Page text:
Leesburg train depot to get restoration - WALB.com, South Georgia News, Weather, Sports

Leesburg train depot to get restoration

Leesburg Mayor Jim Quinn Leesburg Mayor Jim Quinn

The city council unanimously approved $20,000 to complete the next step in a plan to renovate the old train depot the city bought 10 years ago. The money will be used to conduct a historical and environmental study on the depot, which will free up allocated federal funds for the project.

City leaders are excited about the possibilities the renovation could bring. This old depot has seen many changes in Leesburg since it was built in the late 1800s. But now city leaders are hoping to breathe new life into the old building at the end of these tracks.

Last night, the city council agreed to hire a research firm to study the site so the city can get federal money for the project.

"They'll go through, check everything out," said Leesburg Mayor Jim Quinn. "Do research on an environmental and historical study. Make sure everything's in compliance with EPA, EPD and move everything forward with the next step."

The city bought the depot a decade ago, with the intention of renovation. And after all these years, city leaders are hoping to complete the project within the next two years. "It'll be a focal point for Leesburg, the courthouse is beautiful on the West side of the tracks, and the railroad depot on the other side will look wonderful," said Quinn.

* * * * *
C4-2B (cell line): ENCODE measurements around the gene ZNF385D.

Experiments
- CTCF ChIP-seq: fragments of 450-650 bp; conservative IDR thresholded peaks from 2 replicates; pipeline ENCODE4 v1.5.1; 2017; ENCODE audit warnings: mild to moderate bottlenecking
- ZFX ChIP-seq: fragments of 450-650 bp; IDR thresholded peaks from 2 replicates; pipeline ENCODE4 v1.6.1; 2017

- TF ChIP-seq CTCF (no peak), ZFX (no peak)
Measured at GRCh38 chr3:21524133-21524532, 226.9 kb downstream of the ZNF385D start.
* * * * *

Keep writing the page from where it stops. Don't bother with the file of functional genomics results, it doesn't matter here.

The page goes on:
An architecture firm out of Valdosta that has experience in historical renovations has been approved to by the city for the project. The plan is to transform the depot into a community space that can accommodate 150 people for meetings and events.

It will also include a small museum displaying historical artifacts from Lee County. "There's a lot of weddings that happen in downtown Leesburg in that park area. And this will be a great place to have things for that. It'll clean up downtown Leesburg. It'll be a good starting point to get Leesburg looking beautiful," said Quinn.

As plans continue to move forward, the city hopes to start accepting bids for the project sometime soon. Congressman Sanford bishop helped get almost $300,000 for the project back in 2008. After the study is completed the city should be able to use that money for the project.

Mayor Quinn says he hopes the renovation will attract businesses and other events to the city.

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